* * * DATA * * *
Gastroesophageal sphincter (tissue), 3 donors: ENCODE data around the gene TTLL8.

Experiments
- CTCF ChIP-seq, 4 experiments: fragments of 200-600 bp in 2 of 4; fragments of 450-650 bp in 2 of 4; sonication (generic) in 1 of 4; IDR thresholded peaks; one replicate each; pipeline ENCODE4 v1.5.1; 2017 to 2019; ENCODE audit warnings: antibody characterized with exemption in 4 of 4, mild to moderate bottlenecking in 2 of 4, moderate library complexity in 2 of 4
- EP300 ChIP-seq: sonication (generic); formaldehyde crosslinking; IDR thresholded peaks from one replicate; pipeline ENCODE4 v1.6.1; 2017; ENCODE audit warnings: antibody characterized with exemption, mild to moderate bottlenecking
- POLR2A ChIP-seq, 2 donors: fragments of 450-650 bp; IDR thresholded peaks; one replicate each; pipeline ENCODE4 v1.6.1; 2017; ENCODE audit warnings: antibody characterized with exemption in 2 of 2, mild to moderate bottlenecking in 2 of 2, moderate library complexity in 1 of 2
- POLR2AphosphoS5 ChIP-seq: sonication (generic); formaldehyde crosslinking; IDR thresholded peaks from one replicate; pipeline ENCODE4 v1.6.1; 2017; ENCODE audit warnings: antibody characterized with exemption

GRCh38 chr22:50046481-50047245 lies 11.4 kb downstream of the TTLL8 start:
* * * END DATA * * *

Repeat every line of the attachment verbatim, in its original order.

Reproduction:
Gastroesophageal sphincter (tissue), 3 donors: ENCODE data around the gene TTLL8.

Experiments
- CTCF ChIP-seq, 4 experiments: fragments of 200-600 bp in 2 of 4; fragments of 450-650 bp in 2 of 4; sonication (generic) in 1 of 4; IDR thresholded peaks; one replicate each; pipeline ENCODE4 v1.5.1; 2017 to 2019; ENCODE audit warnings: antibody characterized with exemption in 4 of 4, mild to moderate bottlenecking in 2 of 4, moderate library complexity in 2 of 4
- EP300 ChIP-seq: sonication (generic); formaldehyde crosslinking; IDR thresholded peaks from one replicate; pipeline ENCODE4 v1.6.1; 2017; ENCODE audit warnings: antibody characterized with exemption, mild to moderate bottlenecking
- POLR2A ChIP-seq, 2 donors: fragments of 450-650 bp; IDR thresholded peaks; one replicate each; pipeline ENCODE4 v1.6.1; 2017; ENCODE audit warnings: antibody characterized with exemption in 2 of 2, mild to moderate bottlenecking in 2 of 2, moderate library complexity in 1 of 2
- POLR2AphosphoS5 ChIP-seq: sonication (generic); formaldehyde crosslinking; IDR thresholded peaks from one replicate; pipeline ENCODE4 v1.6.1; 2017; ENCODE audit warnings: antibody characterized with exemption

GRCh38 chr22:50046481-50047245 lies 11.4 kb downstream of the TTLL8 start: